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K-State Today

December 17, 2019

Wichita Police Department recognizes veterinary medicine researchers, extension agent for heroic service

Submitted by Jennifer Tidball

Two Kansas State University veterinary medicine researchers and a K-State Research and Extension — Sedgwick County horticulture agent have received awards from the Wichita Police Department for their roles in saving three lives through their quick diagnosis of blue-green algae.

In the College of Veterinary Medicine, Steve Ensley, veterinary toxicologist and clinical professor of anatomy and physiology, and Scott Fritz, research associate with the Kansas State Veterinary Diagnostic Laboratory, have received the Outstanding Citizen Assistance Plaque. Matthew McKernan, horticulture agent with K-State Research and Extension — Sedgwick County, has received the Certificate of Appreciation.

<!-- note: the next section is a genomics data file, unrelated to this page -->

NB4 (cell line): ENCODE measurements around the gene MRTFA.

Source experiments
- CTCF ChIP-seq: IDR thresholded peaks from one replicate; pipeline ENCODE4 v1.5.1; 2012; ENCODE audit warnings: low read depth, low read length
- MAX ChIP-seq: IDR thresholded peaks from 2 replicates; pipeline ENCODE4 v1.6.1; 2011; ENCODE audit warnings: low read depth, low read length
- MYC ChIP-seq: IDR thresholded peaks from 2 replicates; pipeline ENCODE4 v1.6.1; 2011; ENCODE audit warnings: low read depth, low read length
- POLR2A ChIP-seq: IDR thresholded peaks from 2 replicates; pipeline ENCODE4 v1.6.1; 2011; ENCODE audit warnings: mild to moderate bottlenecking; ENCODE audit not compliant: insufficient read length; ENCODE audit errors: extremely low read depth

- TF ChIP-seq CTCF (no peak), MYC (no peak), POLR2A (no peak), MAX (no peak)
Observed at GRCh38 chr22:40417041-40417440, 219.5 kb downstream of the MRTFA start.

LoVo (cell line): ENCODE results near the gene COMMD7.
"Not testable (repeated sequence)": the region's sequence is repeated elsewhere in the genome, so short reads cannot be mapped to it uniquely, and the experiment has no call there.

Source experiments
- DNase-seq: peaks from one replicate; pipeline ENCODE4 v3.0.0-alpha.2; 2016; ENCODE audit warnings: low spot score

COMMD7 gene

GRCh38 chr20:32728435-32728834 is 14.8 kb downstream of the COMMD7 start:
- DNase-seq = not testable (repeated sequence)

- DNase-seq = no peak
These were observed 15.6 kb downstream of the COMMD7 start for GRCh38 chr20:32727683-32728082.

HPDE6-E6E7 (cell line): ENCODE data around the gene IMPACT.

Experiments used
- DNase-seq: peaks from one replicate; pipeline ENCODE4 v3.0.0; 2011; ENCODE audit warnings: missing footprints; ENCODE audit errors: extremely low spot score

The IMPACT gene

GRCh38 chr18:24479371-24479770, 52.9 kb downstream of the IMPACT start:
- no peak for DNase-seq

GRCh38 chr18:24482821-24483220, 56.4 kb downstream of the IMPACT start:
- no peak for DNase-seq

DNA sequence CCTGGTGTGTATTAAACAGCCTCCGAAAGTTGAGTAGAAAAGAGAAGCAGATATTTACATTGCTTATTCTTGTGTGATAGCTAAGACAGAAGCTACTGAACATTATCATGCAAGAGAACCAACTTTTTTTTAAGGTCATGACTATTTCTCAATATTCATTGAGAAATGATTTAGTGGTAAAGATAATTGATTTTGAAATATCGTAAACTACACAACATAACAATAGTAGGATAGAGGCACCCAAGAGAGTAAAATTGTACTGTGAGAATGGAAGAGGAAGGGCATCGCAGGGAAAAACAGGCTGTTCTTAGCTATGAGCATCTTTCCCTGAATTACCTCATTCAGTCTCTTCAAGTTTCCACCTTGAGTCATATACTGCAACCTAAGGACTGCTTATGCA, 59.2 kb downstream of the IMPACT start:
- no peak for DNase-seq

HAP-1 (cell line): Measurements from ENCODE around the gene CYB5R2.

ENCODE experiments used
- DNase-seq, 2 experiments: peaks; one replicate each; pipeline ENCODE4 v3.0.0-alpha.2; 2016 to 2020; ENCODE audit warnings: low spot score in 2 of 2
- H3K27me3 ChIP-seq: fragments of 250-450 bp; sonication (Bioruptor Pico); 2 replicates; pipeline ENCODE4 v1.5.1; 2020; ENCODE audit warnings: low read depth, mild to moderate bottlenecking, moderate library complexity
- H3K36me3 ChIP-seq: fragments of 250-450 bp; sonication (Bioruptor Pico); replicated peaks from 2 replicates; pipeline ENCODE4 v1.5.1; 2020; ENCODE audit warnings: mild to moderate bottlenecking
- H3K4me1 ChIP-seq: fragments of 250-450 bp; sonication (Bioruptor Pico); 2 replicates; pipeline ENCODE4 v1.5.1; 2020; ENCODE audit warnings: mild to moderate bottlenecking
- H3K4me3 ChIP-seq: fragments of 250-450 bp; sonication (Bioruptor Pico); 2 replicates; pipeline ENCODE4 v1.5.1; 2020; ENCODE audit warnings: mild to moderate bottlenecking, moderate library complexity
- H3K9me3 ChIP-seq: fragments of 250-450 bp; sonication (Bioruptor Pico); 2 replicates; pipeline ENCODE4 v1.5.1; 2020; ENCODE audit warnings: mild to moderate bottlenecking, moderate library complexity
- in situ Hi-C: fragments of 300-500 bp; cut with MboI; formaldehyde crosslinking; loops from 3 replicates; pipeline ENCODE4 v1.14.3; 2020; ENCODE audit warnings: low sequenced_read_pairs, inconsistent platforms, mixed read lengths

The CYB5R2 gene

The award stems from an August incident near West Kellogg in Wichita when a suspicious character tried to escape police officers by swimming into a retention pond. The teenager could not swim and disappeared underwater for 30 seconds. Wichita police officers Terry Nelson and Drew Rhoades dove into the water, rescued the teenager and brought her to shore to administer CPR until emergency medical services arrived. All three people soon became ill after exposure to the water and doctors believed that the teenager would die.

The Wichita Police Department reached out to McKernan of K-State Research and Extension — Sedgwick County to test the quality of the retention pond water. McKernan helped police officers contact the Kansas State Veterinary Diagnostic Laboratory. Wichita police officers drove pond water samples to the laboratory in Manhattan, where Ensley and Fritz immediately began testing the water and found that the water had a heightened presence of a blue-green algae toxin. The test results helped medical staff treat Nelson, Rhoades and the teenager. All three people eventually made a full recovery.

In his award nomination letter, Wichita Police Sgt. Christian Cory, a 1999 K-State graduate, said that Ensley's and Fritz's "selfless determination and quick turnaround in assisting the officers, not only gave them peace of mind, but allowed medical staff to make informed decisions as to medical treatment options."

McKernan also was praised "for service rendered to the community and citizens of the City of Wichita, Kansas, in the interest of better Law Enforcement."